Focus on Child safety


The time is right to invest in saving children's lives in Europe.

The opportunities to make a difference in the lives of European children could not get better by addressing the number one killer of children.

The need to tackle the child injury epidemic.

Injury to children is the number one cause of death for children in every Member State in Europe, not cancer, not respiratory or heart illnesses, or meningitis. Child injury accounts for 36% of all deaths and has the largest environmental burden of disease, with an average of 20,000 deaths for children less than 15 years of age, every year. That is 3 children dying from injury every 3 hours. Yet the impact of injury goes even further. A study in the Netherlands demonstrated that for each child and adolescent death another 150 are hospitalised, another 2,700 treated in emergency departments and still a further 5,000 have a general practice visit for care. For most countries road accidents are the leading cause of injury deaths, yet in some countries in Central and Eastern Europe drowning is the number one cause of child injury deaths.

Children in low and middle income countries are at 4 times the risk of dying from injuries than children in high income countries within Europe, with a ten fold difference between countries with the highest and lowest injury death rates. If all countries in Europe had the same child injury death rate as Sweden (3.6 per 100,000) then over 15,000 child deaths could be prevented. A study in the United Kingdom demonstrated that for children living in the most deprived conditions versus the least deprived conditions the risk of injury is 5 times higher for pedestrians, 16 times higher for fires, 7 times higher for falls, 6 times higher for drowning and 6 times higher for homicides.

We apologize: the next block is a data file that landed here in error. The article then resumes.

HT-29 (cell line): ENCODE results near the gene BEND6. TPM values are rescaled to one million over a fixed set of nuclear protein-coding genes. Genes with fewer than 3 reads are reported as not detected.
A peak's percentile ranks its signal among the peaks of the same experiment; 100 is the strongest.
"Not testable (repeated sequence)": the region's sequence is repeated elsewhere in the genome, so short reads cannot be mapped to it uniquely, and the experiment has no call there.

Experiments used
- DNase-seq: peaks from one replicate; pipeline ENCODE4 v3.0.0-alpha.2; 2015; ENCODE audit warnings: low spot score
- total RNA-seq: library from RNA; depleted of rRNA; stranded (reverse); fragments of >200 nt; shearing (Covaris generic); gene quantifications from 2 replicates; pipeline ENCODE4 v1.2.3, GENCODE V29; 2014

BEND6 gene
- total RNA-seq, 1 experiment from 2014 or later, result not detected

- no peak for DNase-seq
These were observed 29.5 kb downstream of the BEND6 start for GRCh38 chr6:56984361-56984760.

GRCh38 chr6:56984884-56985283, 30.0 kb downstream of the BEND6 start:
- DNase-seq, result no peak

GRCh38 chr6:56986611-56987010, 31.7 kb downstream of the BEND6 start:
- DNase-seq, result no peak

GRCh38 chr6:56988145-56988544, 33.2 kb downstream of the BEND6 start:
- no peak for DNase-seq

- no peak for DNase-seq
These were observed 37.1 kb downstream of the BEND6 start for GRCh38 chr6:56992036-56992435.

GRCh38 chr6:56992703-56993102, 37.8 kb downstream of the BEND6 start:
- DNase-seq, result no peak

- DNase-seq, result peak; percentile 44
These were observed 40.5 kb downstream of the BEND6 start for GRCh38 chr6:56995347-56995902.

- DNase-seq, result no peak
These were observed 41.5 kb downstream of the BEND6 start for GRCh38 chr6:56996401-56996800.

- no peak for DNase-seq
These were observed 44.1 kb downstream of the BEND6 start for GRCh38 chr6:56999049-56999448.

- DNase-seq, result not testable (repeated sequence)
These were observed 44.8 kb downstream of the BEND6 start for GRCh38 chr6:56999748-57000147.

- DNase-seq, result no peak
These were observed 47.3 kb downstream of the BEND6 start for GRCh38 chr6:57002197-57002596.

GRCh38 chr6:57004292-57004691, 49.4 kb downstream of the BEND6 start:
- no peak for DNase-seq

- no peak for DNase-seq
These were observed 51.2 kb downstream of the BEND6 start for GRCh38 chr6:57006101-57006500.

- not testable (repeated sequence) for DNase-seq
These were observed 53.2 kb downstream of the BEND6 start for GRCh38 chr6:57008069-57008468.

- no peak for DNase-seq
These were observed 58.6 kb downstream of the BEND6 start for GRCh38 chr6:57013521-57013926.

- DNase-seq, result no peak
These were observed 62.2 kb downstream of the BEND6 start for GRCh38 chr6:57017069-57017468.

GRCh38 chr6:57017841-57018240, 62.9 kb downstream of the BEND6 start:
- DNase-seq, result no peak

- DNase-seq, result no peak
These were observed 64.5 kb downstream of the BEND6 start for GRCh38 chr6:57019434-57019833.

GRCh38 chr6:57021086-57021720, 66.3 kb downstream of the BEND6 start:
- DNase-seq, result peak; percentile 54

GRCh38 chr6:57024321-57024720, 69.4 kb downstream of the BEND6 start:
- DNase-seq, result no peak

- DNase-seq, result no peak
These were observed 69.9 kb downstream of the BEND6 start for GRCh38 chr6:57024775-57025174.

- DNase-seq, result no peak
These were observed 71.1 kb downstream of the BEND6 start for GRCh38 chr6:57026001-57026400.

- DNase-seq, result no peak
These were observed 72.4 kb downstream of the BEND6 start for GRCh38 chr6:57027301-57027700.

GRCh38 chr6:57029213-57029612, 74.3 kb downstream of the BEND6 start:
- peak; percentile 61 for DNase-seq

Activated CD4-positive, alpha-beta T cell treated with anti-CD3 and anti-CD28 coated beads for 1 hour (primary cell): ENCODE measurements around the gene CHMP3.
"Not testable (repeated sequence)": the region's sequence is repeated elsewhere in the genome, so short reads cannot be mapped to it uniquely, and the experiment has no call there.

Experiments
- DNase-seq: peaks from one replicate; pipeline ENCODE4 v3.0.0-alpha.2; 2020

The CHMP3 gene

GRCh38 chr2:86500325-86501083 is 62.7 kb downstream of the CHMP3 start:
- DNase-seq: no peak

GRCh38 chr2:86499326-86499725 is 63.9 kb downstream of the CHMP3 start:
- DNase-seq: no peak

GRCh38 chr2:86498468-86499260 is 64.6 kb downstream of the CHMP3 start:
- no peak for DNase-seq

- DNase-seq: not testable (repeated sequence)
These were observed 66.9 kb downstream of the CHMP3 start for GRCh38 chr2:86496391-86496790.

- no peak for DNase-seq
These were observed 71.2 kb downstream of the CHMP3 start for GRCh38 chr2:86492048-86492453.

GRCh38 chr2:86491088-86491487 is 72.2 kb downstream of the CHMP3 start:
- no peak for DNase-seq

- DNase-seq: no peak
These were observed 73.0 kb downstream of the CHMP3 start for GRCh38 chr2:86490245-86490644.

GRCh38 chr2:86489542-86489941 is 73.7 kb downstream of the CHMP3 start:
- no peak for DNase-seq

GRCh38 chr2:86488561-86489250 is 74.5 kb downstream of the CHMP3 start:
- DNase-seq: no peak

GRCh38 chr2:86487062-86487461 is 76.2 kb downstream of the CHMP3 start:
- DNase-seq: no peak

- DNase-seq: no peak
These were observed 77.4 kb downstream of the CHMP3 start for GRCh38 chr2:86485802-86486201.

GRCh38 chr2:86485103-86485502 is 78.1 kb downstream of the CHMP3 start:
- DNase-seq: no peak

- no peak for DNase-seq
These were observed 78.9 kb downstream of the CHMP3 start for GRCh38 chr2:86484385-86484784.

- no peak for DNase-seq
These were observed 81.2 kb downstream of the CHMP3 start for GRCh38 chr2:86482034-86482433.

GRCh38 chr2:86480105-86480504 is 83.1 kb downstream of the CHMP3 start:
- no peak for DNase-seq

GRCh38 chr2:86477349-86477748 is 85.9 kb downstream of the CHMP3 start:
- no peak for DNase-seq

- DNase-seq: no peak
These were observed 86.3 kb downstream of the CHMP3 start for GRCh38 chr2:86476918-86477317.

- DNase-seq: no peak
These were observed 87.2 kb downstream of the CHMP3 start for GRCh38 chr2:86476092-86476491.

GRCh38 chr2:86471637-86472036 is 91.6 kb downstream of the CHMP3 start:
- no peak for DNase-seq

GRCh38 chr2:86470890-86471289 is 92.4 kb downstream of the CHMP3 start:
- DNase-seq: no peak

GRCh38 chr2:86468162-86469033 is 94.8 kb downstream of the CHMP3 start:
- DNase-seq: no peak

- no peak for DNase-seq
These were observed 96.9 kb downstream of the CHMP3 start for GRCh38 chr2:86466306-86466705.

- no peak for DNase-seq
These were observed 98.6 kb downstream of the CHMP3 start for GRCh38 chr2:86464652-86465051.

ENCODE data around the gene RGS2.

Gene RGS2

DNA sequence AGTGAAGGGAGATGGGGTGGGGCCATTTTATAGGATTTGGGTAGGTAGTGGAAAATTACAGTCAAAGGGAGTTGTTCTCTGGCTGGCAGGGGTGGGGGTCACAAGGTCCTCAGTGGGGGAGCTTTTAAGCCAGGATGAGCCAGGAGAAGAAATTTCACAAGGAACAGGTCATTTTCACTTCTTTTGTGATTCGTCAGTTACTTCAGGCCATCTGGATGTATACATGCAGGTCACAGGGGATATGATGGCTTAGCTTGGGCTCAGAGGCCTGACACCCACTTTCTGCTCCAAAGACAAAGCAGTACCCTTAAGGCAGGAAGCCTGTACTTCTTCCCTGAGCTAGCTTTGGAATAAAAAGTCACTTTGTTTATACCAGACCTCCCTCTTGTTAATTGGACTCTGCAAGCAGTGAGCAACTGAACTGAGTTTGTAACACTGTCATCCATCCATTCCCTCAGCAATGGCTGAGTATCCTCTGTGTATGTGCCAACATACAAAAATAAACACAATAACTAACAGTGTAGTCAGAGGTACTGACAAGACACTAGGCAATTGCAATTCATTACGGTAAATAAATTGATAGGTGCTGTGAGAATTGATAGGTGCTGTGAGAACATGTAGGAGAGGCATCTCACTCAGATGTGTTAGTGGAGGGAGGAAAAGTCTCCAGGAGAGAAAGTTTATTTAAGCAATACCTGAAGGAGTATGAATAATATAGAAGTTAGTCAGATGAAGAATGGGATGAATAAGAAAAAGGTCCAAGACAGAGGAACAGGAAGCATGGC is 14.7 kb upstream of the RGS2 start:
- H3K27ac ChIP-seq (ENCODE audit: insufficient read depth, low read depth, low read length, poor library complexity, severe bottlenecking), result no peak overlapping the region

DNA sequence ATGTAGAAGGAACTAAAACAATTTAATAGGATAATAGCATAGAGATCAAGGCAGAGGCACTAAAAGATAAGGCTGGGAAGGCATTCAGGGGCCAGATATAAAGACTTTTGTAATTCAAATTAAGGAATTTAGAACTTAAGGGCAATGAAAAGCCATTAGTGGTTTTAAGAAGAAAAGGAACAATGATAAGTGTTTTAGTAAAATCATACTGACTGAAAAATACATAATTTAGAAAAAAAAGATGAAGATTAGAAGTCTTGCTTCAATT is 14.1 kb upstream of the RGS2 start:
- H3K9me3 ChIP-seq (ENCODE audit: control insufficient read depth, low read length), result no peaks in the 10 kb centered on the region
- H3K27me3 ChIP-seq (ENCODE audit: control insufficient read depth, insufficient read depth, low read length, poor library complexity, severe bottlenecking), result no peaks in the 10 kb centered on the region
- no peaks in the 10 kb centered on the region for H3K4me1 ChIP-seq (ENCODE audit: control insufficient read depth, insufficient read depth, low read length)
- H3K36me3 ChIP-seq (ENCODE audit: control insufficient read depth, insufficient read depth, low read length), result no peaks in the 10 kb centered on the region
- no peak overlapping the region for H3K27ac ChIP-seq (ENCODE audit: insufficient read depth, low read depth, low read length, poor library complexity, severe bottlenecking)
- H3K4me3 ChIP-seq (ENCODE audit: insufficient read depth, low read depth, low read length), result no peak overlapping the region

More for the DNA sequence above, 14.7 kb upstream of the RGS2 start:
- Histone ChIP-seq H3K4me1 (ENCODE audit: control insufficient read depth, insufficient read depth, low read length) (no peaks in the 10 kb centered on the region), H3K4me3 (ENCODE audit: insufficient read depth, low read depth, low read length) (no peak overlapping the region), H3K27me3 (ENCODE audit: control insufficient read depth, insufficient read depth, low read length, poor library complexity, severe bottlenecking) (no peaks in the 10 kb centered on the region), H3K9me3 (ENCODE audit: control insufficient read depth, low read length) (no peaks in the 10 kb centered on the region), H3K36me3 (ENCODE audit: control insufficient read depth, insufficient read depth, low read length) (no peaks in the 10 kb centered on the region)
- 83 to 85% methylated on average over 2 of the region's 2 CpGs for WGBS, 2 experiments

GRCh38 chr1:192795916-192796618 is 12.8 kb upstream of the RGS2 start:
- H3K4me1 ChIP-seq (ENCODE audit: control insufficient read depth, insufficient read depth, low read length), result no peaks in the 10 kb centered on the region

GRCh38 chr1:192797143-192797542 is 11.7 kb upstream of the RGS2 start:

The Convention on the Rights of the Child, the most universally embraced human rights treaty in history states that the child has the right to the highest attainable level of health and the right to a safe environment. Therefore, we have a duty to ensure children's rights to safety, and in particular for the following reasons:

  • Children do not have access to adequate information, and are not capable of understanding all the implications of such information even if they had it, about the products they use and the environments in which they live, play and travel.
  • Very often, many of the environments they have to be in, like roads, schools, playgrounds, and even homes, are not by their own choice or their parents'. The socio-economic conditions they live in determine these options to a large extent.
  • It is not possible for children or their parents to judge the potential hazards of many of the modern technological products, especially chemicals.

Therefore, it becomes imperative for society to ensure the safety of children as a fundamental human right. The convention also states "in all actions concerning children…the best interests of the child shall be a primary consideration": that means actions to improve the lives of children should take precedence over the blocking arguments used by vested interests, such as "this measure will be too expensive" or "the time is not right for that action".

Proven good practice works

Injury is predictable and preventable. Research has validated proven good practices that reduce injury deaths and disability, most often through a combined approach of education, engineering and enforcement measures. Action needs to be taken to adopt and implement what has been proven to work.